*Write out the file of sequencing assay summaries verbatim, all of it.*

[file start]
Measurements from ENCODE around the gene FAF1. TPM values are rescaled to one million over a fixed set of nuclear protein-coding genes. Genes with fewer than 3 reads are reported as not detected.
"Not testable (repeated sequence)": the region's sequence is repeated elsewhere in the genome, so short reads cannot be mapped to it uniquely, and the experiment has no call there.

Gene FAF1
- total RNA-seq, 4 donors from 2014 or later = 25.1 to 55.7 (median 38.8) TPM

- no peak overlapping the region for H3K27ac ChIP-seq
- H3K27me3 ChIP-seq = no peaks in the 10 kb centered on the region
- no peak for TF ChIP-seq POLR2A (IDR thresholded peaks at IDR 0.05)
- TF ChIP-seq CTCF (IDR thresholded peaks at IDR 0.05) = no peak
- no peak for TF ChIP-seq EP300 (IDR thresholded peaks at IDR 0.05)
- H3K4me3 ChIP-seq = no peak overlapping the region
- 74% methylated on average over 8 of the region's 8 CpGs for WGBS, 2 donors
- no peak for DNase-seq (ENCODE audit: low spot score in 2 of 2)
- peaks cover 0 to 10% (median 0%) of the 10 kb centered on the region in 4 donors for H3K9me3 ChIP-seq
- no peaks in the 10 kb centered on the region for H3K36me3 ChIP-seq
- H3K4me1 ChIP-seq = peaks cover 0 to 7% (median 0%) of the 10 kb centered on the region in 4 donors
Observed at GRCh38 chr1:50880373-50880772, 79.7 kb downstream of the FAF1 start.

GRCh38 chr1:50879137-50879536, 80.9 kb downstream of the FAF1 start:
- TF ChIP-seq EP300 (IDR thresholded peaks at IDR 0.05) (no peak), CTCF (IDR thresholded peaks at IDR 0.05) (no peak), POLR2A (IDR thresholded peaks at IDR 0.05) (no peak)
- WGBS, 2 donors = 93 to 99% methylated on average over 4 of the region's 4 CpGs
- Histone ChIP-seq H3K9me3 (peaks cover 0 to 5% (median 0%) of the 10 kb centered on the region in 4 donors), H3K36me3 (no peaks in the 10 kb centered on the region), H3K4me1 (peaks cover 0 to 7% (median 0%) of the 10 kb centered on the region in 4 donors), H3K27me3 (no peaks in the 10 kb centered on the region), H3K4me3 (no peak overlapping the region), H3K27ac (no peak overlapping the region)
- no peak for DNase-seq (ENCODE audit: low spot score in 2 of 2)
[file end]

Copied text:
Measurements from ENCODE around the gene FAF1. TPM values are rescaled to one million over a fixed set of nuclear protein-coding genes. Genes with fewer than 3 reads are reported as not detected.
"Not testable (repeated sequence)": the region's sequence is repeated elsewhere in the genome, so short reads cannot be mapped to it uniquely, and the experiment has no call there.

Gene FAF1
- total RNA-seq, 4 donors from 2014 or later = 25.1 to 55.7 (median 38.8) TPM

- no peak overlapping the region for H3K27ac ChIP-seq
- H3K27me3 ChIP-seq = no peaks in the 10 kb centered on the region
- no peak for TF ChIP-seq POLR2A (IDR thresholded peaks at IDR 0.05)
- TF ChIP-seq CTCF (IDR thresholded peaks at IDR 0.05) = no peak
- no peak for TF ChIP-seq EP300 (IDR thresholded peaks at IDR 0.05)
- H3K4me3 ChIP-seq = no peak overlapping the region
- 74% methylated on average over 8 of the region's 8 CpGs for WGBS, 2 donors
- no peak for DNase-seq (ENCODE audit: low spot score in 2 of 2)
- peaks cover 0 to 10% (median 0%) of the 10 kb centered on the region in 4 donors for H3K9me3 ChIP-seq
- no peaks in the 10 kb centered on the region for H3K36me3 ChIP-seq
- H3K4me1 ChIP-seq = peaks cover 0 to 7% (median 0%) of the 10 kb centered on the region in 4 donors
Observed at GRCh38 chr1:50880373-50880772, 79.7 kb downstream of the FAF1 start.

GRCh38 chr1:50879137-50879536, 80.9 kb downstream of the FAF1 start:
- TF ChIP-seq EP300 (IDR thresholded peaks at IDR 0.05) (no peak), CTCF (IDR thresholded peaks at IDR 0.05) (no peak), POLR2A (IDR thresholded peaks at IDR 0.05) (no peak)
- WGBS, 2 donors = 93 to 99% methylated on average over 4 of the region's 4 CpGs
- Histone ChIP-seq H3K9me3 (peaks cover 0 to 5% (median 0%) of the 10 kb centered on the region in 4 donors), H3K36me3 (no peaks in the 10 kb centered on the region), H3K4me1 (peaks cover 0 to 7% (median 0%) of the 10 kb centered on the region in 4 donors), H3K27me3 (no peaks in the 10 kb centered on the region), H3K4me3 (no peak overlapping the region), H3K27ac (no peak overlapping the region)
- no peak for DNase-seq (ENCODE audit: low spot score in 2 of 2)